The outhouse originated in Europe more than 500 years ago in the fifteenth and sixteenth centuries. Finer inns began offering “his” or “hers” outhouses. But, because most people could not read or write, symbols were used on the doors to show which one was “his or hers”. Pictures of the sun and moon were used. In ancient times, the “sun” symbol was masculine and the moon symbol was feminine. As time went by, innkeepers decided the “men’s” outhouse was not needed, because they would just go in the woods. Those men who couldn’t or wouldn’t could just use the women’s outhouse. So “men’s” outhouses just disappeared over time, leaving only the “women’s” outhouse with the crescent moon.
No, they did not make two-hole crappers for those who couldn’t wait. They made them two different sizes for adults and small children.
Yes, they did make brick out houses. Our president, Teddy Roosevelt, had two at his vacation home. They were made in an octagon shape. Most outhouses were 3 to 4 feet square and 7 feet tall. Some were without the crescent moon cut out, some would cut out the crescent moon for ventilation and for light so they could read while doing their business. One of the more commonly used names was the “Johnny House” when referring to the children. From that came the slang saying “I gotta go the the John.” In my research, I never came up with where the “Johnny House” originated. So if there are any other folks interested, search the Internet and let us know on Facebook what you find out. Believe it or not, they also made two-story outhouses. They offset the upper deck so that the good stuff would fall behind the lower seating. Outhouses were commonly located 50 to 150 feet from the main house, often facing away from the house. So that they didn’t have to smell the “enclosed” odors, they would have the door open while in use. That is probably where the saying “don’t get caught with your pants down” started.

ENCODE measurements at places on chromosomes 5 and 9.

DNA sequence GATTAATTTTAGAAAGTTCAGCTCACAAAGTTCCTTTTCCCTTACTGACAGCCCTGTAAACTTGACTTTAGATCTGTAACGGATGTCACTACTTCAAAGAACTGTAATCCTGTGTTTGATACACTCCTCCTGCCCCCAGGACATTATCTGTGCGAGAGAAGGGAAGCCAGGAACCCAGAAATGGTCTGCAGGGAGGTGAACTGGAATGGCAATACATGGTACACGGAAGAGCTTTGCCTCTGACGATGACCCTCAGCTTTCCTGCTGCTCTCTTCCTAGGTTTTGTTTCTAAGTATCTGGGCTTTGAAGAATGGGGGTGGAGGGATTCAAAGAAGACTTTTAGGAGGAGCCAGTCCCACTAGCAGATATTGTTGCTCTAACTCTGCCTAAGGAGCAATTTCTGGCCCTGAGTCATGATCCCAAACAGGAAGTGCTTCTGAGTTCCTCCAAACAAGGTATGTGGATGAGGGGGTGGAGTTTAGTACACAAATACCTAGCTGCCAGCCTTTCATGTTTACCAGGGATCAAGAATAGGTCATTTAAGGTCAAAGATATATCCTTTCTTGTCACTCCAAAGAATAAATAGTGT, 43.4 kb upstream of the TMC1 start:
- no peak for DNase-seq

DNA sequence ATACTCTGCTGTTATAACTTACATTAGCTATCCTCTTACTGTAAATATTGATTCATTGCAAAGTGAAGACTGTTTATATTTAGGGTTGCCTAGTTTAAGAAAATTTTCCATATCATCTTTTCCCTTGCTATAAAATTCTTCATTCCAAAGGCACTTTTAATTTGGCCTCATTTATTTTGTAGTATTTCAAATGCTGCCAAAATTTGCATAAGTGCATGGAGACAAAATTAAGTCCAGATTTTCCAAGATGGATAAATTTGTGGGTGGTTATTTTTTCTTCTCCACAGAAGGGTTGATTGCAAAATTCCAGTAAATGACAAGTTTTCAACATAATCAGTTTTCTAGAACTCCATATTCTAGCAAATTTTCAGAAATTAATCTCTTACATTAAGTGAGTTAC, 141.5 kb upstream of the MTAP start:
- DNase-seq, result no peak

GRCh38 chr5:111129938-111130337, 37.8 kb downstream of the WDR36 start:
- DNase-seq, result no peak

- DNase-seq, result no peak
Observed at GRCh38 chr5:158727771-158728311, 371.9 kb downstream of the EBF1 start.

Now, let’s get down to the paperwork. No kids, we have not always had “toilet paper”. The Sears and Reobuk catalogs, the news paper, or any other suitable paper products were used. They all had multiple uses “reading” and “wiping”. Even after toilet paper was invented the common people could not afford such a luxury.
Now that you have all been blessed with this knowledge, I would like to give you a little history on our “old time outhouse” we have built for this year’s festival. For starters, it is not for use. It is only for fun and to show some of the history. The materials we acquired came from the original Lefty and Ivey Turbeville residence, located at 3154 Forestbrook Rd. We got these items from Lefty’s old pack-house. The pack-house was a two-story barn with the pack-house above and the livestock underneath. The building was built in the early 1950’s and the house was built in the mid 1940’s. My wife, KC, and I currently live in the home and love hearing the old stories that Lefty and Ivey’s children Lefty “Bo” Turbeville and his sister Karen like to tell. Bo told us the old floors used to have cracks between the boards and if it was raining and they couldn’t go outside they would tie a kernel of corn to a string and lower it through the floor and wait for a chicken to come by and try to pull the corn up before the chicken could get it.
The old pack-house still stands but Hurricane Hazel knocked it down in 1954 and they just reset the 2nd story back on the original foundation, and so it became a single story. So with these fun facts of knowledge let’s continue our heritage of Socastee. Some folks have been here their entire life. Their ancestors probably came from other countries many, many years ago, unless they were Native Americans. These people have many generations of history vested in our community. It is our job to pass this history and heritage on to our children and many generations to come. Don’t try changing our southern heritage, embrace it . So, come on out have some fun with a bunch of us who remember and are trying to preserve our local heritage, at this year’s festival.
See yall there , Uncle D